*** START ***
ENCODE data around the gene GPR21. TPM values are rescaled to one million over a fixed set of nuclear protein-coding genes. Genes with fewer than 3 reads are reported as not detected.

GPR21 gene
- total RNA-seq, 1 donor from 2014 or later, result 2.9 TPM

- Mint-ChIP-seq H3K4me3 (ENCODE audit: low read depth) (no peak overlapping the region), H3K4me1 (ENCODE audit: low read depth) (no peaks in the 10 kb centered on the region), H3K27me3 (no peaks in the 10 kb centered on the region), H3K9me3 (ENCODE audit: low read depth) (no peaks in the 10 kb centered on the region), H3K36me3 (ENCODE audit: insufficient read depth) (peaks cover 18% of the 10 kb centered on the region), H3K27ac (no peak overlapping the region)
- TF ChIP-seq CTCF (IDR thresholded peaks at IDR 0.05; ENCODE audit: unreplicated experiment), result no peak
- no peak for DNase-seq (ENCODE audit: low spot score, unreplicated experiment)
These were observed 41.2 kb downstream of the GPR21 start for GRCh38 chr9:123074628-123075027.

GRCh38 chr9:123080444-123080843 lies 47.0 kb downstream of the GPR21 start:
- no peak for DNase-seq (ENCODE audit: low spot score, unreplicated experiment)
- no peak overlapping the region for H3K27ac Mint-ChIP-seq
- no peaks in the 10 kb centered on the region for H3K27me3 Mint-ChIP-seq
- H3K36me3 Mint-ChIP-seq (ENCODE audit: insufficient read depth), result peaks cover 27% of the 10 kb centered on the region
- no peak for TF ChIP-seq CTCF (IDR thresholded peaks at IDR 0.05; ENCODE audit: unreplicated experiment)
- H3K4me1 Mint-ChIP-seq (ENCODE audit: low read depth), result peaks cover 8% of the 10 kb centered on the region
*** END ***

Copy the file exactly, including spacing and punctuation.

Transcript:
ENCODE data around the gene GPR21. TPM values are rescaled to one million over a fixed set of nuclear protein-coding genes. Genes with fewer than 3 reads are reported as not detected.

GPR21 gene
- total RNA-seq, 1 donor from 2014 or later, result 2.9 TPM

- Mint-ChIP-seq H3K4me3 (ENCODE audit: low read depth) (no peak overlapping the region), H3K4me1 (ENCODE audit: low read depth) (no peaks in the 10 kb centered on the region), H3K27me3 (no peaks in the 10 kb centered on the region), H3K9me3 (ENCODE audit: low read depth) (no peaks in the 10 kb centered on the region), H3K36me3 (ENCODE audit: insufficient read depth) (peaks cover 18% of the 10 kb centered on the region), H3K27ac (no peak overlapping the region)
- TF ChIP-seq CTCF (IDR thresholded peaks at IDR 0.05; ENCODE audit: unreplicated experiment), result no peak
- no peak for DNase-seq (ENCODE audit: low spot score, unreplicated experiment)
These were observed 41.2 kb downstream of the GPR21 start for GRCh38 chr9:123074628-123075027.

GRCh38 chr9:123080444-123080843 lies 47.0 kb downstream of the GPR21 start:
- no peak for DNase-seq (ENCODE audit: low spot score, unreplicated experiment)
- no peak overlapping the region for H3K27ac Mint-ChIP-seq
- no peaks in the 10 kb centered on the region for H3K27me3 Mint-ChIP-seq
- H3K36me3 Mint-ChIP-seq (ENCODE audit: insufficient read depth), result peaks cover 27% of the 10 kb centered on the region
- no peak for TF ChIP-seq CTCF (IDR thresholded peaks at IDR 0.05; ENCODE audit: unreplicated experiment)
- H3K4me1 Mint-ChIP-seq (ENCODE audit: low read depth), result peaks cover 8% of the 10 kb centered on the region